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  • JagAugust 16, 2014 - 9:06 am

    HMMM what a dilemma, democrats want their cake and want to eat it to. You have made these strict environmental laws now live by them and continue watch business leave California; maybe the typical drone voter will catch in in a few years

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  • JimboAugust 16, 2014 - 12:59 pm

    So in other words, Tesla's don't pollute at the car, they prefer to do all their polluting at the factory. Yet another car company not concerned with the environment after all.

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  • Mr. PracticalAugust 16, 2014 - 2:08 pm

    Jag, you nailed it. Jimbo, it's just the opposite. Tesla's manufacturing process is extremely clean. The cars themselves produce about the same carbon emissions as a Honda Accord. What concerns me is that Tesla made over $13 million last year selling their Cap & Trade credits. About $35,000 credit per vehicle manufactured.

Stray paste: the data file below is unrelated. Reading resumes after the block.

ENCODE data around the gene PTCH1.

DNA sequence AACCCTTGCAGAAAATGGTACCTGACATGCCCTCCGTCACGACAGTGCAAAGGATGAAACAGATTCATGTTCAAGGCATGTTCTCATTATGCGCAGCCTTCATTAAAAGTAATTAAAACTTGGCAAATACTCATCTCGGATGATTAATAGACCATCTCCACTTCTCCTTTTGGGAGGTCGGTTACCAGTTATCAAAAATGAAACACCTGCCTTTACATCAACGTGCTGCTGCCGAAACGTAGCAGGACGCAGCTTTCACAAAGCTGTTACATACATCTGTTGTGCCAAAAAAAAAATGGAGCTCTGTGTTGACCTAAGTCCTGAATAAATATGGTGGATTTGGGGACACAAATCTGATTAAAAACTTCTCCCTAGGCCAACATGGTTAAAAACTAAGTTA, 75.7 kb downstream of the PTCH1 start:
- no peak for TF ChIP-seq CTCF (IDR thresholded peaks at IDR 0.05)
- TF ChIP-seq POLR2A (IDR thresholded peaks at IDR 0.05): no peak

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  • Dale AmonAugust 16, 2014 - 1:40 pm

    Well... they could level the playing field by repealing the damned thing. (I belong to Yet Another Company that is leaving for Texas... and good riddance to California.)